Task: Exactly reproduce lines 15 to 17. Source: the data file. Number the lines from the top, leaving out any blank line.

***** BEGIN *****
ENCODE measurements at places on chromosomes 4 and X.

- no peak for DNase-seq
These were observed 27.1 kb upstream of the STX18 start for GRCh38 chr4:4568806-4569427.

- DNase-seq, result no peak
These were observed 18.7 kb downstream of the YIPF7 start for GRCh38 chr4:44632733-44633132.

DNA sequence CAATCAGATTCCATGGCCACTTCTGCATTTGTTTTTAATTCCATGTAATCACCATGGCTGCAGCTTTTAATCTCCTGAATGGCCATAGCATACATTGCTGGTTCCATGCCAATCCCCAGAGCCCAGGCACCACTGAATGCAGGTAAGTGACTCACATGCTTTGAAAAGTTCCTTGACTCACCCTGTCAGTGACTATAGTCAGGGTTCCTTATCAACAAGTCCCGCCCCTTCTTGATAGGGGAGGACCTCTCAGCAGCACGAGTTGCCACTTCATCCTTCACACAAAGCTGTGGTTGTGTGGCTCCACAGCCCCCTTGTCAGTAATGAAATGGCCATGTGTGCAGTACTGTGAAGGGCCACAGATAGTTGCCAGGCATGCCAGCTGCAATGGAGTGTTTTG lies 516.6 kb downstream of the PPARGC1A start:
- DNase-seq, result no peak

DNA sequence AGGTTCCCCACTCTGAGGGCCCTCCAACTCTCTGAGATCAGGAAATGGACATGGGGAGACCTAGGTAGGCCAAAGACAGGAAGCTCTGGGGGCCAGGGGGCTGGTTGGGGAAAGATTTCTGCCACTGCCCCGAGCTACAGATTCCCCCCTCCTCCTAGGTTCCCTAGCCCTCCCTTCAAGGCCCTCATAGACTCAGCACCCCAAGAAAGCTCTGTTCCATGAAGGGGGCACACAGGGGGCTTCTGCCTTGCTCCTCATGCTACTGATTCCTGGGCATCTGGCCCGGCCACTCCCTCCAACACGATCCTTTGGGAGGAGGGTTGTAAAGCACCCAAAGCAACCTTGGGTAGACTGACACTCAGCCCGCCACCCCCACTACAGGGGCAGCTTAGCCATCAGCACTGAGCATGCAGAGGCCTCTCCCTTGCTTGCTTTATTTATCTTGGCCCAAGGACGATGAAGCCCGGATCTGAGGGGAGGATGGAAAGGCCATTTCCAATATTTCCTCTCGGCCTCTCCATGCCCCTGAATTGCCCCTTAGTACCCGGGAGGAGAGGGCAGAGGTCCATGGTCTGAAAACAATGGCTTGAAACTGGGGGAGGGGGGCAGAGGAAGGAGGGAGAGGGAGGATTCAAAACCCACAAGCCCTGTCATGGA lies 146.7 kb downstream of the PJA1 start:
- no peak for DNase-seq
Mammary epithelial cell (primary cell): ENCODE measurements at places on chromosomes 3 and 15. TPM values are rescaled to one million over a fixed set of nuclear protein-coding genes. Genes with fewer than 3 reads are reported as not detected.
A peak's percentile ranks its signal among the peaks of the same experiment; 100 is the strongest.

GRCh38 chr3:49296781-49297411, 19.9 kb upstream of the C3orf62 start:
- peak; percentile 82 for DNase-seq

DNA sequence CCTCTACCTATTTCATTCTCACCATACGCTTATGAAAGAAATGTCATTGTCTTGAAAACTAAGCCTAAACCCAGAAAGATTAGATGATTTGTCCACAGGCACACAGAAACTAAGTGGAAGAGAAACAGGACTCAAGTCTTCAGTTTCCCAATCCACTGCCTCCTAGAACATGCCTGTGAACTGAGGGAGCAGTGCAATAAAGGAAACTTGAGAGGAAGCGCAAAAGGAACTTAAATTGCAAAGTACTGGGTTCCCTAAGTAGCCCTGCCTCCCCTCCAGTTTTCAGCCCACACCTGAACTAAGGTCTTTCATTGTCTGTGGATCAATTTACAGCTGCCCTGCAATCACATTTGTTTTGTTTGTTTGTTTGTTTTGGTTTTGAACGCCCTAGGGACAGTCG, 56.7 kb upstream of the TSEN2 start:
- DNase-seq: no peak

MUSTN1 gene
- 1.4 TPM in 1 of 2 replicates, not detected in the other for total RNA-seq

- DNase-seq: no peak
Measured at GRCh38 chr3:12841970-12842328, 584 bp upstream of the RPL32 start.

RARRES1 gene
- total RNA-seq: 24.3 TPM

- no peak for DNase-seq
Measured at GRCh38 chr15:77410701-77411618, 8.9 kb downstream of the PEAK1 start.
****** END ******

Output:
- DNase-seq: no peak

MUSTN1 gene
- 1.4 TPM in 1 of 2 replicates, not detected in the other for total RNA-seq